Dr. Baah developed a proposal to establish a new clinic in October 2008, and Save The Nation’s Sight Clinic was inaugurated in January 2009. The clinic is based in Accra and provides some care to patients in the Accra region. For much of the year, Dr. Baah identifies regions in Ghana that lack ophthalmologists but do have district ophthalmic nurses. He links up with Regional Directors of Health Services, District Directors of Health Services, Medical Superintendents of Government or Mission Hospitals, District Chief Executives, traditional and opinion leaders in communities, and with local NGOs and other stakeholders in the provision of health services. Patients with operable cataracts are identified, and operations are undertaken in nearby hospitals. The district ophthalmic nurses continue to provide postoperative care for the patients after Dr. Baah’s team departs the region.
Dr. Baah’s logistics and coordination efforts prior to each outreach are immense and noteworthy. He develops an extensive outreach team consisting of local ophthalmic nurses, community members, cooks, drivers, and other personnel. He must personally visit each location to coordinate all of the details, to receive permission to operate there, and to coordinate with the local district to utilize their hospital facilities to provide cataract surgery, pterygium surgery, and other surgical operations. Since Dr. Baah’s teams are constantly providing care to new regions and working with different health personnel throughout the country, the logistics are quite complex and time consuming. Dr. Baah’s commitment and dedication to reach new regions is laudable.
When the program begins in the designated region, the team is usually based near the district hospital. Each day, the outreach team is split into approximately 6 separate outreach teams who go to separate villages/towns in order to reach the patients who are hardest to reach. In each village/town, the team usually sees 25-100 patients per day, and the individual village teams therefore collectively see a range of 150-600 depending on the totals seen by each of the 6 village teams.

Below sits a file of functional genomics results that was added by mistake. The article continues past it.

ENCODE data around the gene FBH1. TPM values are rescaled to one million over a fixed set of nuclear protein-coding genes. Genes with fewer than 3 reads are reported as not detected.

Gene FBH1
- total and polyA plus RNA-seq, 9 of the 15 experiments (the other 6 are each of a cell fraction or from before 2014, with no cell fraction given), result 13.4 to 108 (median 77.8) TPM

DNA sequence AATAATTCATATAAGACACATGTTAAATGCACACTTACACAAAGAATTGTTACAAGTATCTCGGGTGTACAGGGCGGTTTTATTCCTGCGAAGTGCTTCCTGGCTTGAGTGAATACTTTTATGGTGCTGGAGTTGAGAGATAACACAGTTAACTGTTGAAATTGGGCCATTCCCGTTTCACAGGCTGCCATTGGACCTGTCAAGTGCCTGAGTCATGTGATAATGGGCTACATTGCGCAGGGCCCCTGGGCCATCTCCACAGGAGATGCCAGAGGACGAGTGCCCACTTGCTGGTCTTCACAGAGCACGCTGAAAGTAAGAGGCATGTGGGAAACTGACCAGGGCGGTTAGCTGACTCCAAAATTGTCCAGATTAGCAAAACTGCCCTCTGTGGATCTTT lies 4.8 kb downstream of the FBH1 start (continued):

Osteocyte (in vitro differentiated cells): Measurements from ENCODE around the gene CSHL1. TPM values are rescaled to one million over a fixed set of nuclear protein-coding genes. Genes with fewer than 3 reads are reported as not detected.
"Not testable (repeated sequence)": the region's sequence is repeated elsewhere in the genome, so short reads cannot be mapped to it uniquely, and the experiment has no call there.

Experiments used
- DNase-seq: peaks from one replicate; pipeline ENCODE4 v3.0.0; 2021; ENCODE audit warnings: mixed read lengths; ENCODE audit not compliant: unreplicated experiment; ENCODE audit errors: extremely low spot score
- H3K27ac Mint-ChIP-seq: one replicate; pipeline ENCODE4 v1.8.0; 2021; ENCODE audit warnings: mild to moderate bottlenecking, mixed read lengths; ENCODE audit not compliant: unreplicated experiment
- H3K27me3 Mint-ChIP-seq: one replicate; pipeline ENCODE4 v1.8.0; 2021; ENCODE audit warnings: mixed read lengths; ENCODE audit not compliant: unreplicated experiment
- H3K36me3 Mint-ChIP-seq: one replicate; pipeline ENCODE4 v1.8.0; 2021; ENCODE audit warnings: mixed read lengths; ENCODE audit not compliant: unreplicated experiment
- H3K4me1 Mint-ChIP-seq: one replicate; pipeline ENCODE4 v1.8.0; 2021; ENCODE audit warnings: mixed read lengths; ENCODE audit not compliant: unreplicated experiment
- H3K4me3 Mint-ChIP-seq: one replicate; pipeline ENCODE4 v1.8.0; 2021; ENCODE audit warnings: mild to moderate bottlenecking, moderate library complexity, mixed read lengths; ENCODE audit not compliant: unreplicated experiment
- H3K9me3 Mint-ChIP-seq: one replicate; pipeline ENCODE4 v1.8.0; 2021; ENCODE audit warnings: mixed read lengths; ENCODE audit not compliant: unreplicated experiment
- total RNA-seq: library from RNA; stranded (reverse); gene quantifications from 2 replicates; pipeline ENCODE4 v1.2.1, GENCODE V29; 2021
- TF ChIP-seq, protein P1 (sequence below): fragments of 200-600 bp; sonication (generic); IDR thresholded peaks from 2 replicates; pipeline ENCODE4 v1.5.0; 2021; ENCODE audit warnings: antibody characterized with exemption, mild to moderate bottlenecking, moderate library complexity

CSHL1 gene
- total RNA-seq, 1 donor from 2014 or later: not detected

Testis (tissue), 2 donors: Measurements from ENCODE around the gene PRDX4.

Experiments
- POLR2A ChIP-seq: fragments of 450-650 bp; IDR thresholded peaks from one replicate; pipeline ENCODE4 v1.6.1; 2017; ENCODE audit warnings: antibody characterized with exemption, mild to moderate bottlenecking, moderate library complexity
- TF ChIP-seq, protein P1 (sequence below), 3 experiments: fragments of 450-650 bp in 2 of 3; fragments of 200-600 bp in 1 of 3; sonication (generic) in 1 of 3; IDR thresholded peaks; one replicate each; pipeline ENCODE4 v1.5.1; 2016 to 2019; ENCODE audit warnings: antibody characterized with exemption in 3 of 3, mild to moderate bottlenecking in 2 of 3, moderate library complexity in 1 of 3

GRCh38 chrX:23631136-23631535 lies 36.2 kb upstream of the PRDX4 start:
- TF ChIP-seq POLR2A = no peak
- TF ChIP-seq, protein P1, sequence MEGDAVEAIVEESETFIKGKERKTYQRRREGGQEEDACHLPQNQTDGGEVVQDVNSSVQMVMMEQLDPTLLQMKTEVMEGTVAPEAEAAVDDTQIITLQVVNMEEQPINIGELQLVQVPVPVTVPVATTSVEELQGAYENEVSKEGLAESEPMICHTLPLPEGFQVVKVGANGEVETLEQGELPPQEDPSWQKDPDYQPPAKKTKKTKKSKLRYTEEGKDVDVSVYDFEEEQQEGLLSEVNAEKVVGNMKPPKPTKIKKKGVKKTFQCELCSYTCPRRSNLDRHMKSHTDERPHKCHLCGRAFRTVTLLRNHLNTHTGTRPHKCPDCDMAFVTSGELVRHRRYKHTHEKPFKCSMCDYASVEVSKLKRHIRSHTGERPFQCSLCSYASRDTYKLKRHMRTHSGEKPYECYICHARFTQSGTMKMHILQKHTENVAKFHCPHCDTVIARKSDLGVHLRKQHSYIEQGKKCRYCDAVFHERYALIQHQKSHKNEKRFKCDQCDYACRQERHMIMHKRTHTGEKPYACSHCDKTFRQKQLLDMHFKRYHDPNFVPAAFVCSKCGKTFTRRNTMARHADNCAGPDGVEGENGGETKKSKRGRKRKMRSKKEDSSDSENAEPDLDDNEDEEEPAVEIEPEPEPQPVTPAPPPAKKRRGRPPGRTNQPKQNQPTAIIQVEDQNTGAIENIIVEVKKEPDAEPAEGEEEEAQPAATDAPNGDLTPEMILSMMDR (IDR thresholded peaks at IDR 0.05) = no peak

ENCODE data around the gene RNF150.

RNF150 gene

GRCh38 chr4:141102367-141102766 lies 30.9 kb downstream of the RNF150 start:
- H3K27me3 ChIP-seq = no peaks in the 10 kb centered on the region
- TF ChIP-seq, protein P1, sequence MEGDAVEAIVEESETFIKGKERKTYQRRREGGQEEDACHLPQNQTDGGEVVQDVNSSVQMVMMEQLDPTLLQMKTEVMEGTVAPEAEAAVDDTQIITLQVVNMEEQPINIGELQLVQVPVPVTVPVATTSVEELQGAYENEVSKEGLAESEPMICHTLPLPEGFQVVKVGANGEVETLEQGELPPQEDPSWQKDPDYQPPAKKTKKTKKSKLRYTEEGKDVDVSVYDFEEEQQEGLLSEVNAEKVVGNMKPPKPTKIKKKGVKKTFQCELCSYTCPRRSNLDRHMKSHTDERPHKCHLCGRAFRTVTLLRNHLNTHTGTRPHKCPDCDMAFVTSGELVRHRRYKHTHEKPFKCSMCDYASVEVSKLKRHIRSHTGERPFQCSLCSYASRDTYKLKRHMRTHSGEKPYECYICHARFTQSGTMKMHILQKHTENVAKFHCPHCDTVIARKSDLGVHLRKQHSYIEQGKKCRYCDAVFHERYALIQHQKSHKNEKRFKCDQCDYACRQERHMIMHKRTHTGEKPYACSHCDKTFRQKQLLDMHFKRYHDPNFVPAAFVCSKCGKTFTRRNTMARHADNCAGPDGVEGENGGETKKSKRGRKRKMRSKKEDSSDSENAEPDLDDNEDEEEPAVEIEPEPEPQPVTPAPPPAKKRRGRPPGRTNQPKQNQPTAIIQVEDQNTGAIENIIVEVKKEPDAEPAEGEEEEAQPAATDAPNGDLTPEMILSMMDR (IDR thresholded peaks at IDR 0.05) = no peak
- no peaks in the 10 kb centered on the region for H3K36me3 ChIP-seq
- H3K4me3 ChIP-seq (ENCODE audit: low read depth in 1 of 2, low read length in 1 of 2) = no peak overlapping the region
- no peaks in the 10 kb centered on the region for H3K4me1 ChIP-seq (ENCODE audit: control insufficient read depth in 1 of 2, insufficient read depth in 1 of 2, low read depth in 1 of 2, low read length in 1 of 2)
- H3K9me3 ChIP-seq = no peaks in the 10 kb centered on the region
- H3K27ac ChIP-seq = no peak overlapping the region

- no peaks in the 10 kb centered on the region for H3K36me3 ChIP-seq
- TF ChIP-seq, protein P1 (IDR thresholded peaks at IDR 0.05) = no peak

Most importantly, Dr. Baah has developed a sustainable eye care system that is not reliant on outside sources. He is an example of an extraordinary social entrepreneur. Approximately 1/3 of the patients seen in the villages have Ghanaian health insurance, and their eye surgeries are therefore fully covered by the local health insurance scheme. While the new health insurance scheme is promising, many patients do not have health insurance, and the government’s health insurance reimbursements take many months to process which puts a strain on the health clinics awaiting reimbursement. For patients without health insurance, it would take more than 6 months for them to be approved for the government’s insurance, and it would not be appropriate for the patients to be told to wait until they receive insurance before they can receive eye care. Therefore, Unite For Sight funds the surgical expenses for those patients so that they can receive immediate care.
In addition to the surgical expenses that are funded by the health insurance scheme or by Unite For Sight, each outreach day incurs significant expenses that Dr. Baah’s sustainable system is able to internally cover.
Save The Nation’s Sight daily self-funded outreach expenses include:
Hiring of vehicles
Fuel for the outreach vehicles
Supplies for screening patients (medication, spectacles, stationary, etc)
Payment for use of facility (district hospitals)
Accommodation for outreach team’s staff (rental of guest houses)
Meals for participants
Stipends for local outreach team
Dr. Baah purchases medication from local sources, and patients receiving medication are required by the clinic to pay the costs for the medication. Likewise, Dr. Baah purchases eyeglasses for patients, and those receiving eyeglasses are also required to pay for the glasses. Glasses transported to Ghana by volunteers are added to Dr. Baah’s eyeglass inventory and helps to expand the resources available to his clinic and to the patients. Proceeds from the sale of the medication and glasses are able to fund the daily expenses of Save The Nation’s Sight. Dr. Baah emphasizes that while the patients receiving sponsored surgery are blind and unable to work and earn an income, those receiving glasses and medication are not disabled, have sources of income, and are able to afford the expense for the medication and eyeglasses. Having grown up in extreme poverty, Dr. Baah notes the importance of engaging communities in sustainable health care provision that does not rely on charity. He explains that those purchasing reading glasses contribute to keeping the outreach program running so that the clinic is able to continue finding and helping those who are needlessly blind.